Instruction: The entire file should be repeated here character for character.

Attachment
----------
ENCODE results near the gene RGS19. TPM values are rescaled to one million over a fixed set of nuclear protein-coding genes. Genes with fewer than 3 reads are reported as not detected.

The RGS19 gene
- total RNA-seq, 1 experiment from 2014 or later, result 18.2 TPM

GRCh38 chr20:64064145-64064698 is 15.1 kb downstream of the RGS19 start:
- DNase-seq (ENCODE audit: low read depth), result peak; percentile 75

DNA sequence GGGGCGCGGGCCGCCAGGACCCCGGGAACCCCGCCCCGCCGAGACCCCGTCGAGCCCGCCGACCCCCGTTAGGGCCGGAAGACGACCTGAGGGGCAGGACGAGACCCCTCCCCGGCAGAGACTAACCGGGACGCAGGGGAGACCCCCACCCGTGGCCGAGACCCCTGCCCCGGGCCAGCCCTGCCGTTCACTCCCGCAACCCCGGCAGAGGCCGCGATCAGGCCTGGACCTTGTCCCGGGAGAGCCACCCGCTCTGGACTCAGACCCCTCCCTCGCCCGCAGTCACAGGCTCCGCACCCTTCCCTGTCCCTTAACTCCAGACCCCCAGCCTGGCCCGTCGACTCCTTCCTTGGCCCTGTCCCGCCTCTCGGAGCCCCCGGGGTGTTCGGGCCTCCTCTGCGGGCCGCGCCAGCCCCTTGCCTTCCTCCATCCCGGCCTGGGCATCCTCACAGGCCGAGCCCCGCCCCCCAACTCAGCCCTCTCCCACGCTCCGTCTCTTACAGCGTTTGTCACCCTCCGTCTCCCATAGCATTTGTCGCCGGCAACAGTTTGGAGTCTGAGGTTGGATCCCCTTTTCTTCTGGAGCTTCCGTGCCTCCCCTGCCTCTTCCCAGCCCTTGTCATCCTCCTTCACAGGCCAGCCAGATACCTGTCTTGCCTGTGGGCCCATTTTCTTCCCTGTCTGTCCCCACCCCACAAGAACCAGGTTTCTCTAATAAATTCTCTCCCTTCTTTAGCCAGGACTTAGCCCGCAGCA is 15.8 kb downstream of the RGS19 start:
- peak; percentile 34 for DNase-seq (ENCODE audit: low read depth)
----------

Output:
ENCODE results near the gene RGS19. TPM values are rescaled to one million over a fixed set of nuclear protein-coding genes. Genes with fewer than 3 reads are reported as not detected.

The RGS19 gene
- total RNA-seq, 1 experiment from 2014 or later, result 18.2 TPM

GRCh38 chr20:64064145-64064698 is 15.1 kb downstream of the RGS19 start:
- DNase-seq (ENCODE audit: low read depth), result peak; percentile 75

DNA sequence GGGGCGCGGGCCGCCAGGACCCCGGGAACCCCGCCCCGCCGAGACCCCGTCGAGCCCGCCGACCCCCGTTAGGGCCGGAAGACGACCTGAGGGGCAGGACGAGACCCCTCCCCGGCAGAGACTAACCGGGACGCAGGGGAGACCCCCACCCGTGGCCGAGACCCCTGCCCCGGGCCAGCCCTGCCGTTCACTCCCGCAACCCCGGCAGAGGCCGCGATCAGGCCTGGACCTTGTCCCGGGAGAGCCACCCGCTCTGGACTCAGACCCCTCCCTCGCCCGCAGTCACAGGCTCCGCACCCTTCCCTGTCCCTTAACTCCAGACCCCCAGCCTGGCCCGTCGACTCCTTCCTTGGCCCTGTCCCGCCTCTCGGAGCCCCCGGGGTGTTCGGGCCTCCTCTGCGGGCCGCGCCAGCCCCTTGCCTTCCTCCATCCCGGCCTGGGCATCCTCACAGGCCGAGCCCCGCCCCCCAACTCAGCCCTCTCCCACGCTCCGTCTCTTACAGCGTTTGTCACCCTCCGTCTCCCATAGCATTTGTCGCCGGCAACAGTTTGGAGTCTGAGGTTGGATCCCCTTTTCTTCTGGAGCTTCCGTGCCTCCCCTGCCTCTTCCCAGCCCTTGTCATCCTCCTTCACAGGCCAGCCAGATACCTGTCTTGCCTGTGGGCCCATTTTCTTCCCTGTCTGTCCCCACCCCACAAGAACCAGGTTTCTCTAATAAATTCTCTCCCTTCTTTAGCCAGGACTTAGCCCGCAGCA is 15.8 kb downstream of the RGS19 start:
- peak; percentile 34 for DNase-seq (ENCODE audit: low read depth)